Eid al-Adha, or greater Eid, is celebrated on the 10th day of Dhu al-Hijah, the 12 month of the Islamic calendar. This year this will be around 10th-11th September, depending on the sighting of the new moon.
Also known as the feast of the sacrifice, it should not be confused with Eid al-Fitr, the feast of the breaking of the fast. Eid al-Adha celebrates the prophet Ibrahim’s willingness to sacrifice his son.
The story tells how Allah appeared to Ibrahim in a dream and asked him to sacrifice his son, Ishmael, as a sign of his obedience. Just as Ibrahim was about to perform the sacrifice, Allah stopped him and gave him a lamb to slaughter instead. The same story is recounted by Jews and Christians who tell of Abraham being asked to sacrifice his son, Isaac.
Many Muslims sacrifice a sheep or goat for this festival and the meat is shared equally between family, friends and the poor. Anyone in the UK who chooses to do this makes an arrangement for the sacrifice to be carried out in a slaughterhouse.
As with many Muslim festivals, the day starts with prayers at the mosque before the rest of the celebrations – getting together with family and friends and exchanging gifts – begin
Eid al-Fitr, or lesser Eid, celebrates the breaking of the fasting during Ramadan. It is celebrated on the first day of the month of Shawwal, which is the 10th month of the Islamic calendar. This year that will be around 5th July, depending on the sighting of the new moon.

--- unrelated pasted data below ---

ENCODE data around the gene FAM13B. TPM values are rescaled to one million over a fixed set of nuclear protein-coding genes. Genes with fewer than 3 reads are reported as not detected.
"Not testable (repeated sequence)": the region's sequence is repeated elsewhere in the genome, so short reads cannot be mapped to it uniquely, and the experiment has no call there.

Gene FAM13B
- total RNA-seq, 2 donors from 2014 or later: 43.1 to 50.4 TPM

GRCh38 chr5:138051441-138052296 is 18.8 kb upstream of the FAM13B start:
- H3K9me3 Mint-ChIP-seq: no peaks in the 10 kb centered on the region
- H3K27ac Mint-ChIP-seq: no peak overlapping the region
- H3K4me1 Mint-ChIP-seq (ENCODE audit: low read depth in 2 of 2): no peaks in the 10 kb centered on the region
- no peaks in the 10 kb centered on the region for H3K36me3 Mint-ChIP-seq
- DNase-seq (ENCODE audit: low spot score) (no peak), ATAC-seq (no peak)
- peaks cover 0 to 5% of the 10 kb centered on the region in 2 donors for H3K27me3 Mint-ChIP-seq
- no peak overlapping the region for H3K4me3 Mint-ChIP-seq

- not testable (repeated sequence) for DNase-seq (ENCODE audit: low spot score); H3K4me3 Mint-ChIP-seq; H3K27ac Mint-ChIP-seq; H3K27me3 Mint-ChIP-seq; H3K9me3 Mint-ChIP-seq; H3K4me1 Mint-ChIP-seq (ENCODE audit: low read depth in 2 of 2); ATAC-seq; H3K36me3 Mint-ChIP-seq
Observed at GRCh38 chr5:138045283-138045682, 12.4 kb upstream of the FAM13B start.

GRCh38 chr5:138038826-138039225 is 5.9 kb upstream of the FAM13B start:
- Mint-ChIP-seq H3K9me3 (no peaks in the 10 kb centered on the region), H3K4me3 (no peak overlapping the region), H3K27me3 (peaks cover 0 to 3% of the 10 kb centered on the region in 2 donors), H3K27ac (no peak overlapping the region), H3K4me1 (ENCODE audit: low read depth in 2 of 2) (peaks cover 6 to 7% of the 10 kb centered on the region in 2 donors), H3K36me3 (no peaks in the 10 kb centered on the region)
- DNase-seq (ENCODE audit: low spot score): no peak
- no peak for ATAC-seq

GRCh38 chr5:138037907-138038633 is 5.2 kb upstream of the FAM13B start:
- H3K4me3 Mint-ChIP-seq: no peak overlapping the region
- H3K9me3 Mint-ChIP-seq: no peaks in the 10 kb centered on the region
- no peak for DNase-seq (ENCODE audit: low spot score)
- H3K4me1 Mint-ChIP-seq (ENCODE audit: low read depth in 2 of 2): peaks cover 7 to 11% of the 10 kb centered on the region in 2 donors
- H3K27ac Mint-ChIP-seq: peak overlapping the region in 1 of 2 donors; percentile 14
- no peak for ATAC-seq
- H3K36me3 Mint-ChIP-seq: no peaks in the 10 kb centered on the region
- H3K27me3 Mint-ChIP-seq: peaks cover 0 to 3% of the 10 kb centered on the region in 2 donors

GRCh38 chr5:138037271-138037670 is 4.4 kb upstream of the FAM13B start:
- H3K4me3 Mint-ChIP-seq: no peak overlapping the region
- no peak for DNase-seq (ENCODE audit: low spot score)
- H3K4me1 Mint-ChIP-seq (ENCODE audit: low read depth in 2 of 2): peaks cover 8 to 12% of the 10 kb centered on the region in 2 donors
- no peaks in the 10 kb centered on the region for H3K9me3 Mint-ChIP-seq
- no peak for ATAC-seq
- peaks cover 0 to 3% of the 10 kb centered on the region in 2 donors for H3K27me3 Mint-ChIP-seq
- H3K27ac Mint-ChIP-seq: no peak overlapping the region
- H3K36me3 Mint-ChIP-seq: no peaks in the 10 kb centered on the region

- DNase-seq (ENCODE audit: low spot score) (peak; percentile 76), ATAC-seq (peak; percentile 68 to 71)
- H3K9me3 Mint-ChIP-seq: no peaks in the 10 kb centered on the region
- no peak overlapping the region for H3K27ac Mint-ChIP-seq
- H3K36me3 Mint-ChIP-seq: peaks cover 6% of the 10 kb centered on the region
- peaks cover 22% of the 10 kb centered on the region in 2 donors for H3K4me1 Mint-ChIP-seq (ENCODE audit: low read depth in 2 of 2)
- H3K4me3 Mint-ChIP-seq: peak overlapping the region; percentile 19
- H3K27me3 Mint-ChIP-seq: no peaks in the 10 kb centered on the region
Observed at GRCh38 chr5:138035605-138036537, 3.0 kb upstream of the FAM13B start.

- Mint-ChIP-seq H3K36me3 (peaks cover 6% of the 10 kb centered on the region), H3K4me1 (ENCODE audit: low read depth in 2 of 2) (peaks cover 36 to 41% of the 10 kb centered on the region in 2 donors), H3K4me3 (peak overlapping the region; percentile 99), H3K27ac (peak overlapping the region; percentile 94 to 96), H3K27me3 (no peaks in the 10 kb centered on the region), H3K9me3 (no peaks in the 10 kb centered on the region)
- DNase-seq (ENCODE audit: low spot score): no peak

To non-Muslims, the festival, which lasts between 1 and 3 days, is probably most noted for the feasting: lavish, rich foods are prepared and shared and fasting is not permitted on this day. Homes are decorated, gifts are given and family and friends are visited.
But the festival is not just about the food. Most Muslims will wake early and then go to the mosque, or to an agreed outdoor meeting place, where they pray together before the celebrations begin. Eid al-Fitr is a time for thanking Allah for giving them the strength to exercise self-control during Ramadan. It’s a time to forgiveness and putting differences aside, and it’s a time for remembering loved ones who are no longer here.
Ramadan is the ninth month of the Islamic calendar. This year Ramadan begins around 6th June and ends around 5th July. These dates are approximate because the Islamic calendar follows the lunar calendar, and months end and begin with the sighting of the new moon which can differ slightly from country to country around the world.
Ramadan is considered the most holy of the 12 months because this is when the Qu’ran is said to have been revealed to the prophet Muhammad (pbuh). During this month Muslims are encouraged to read the whole Qu’ran and to be extra charitable.
Fasting is one of the Five Pillars of Islam, and most Muslims fast during daylight hours during Ramadan, although the very old, the very young and the very ill are exempt. The fast begins at sunrise and ends at sunset and so Muslims eat 2 meals a day during Ramadan – one (the suhoor) just before the sun comes up and another (the iftar) after sundown. At the end of the month, with the sighting of the new moon, Ramadan ends and the celebration of Eid al-Fitr begins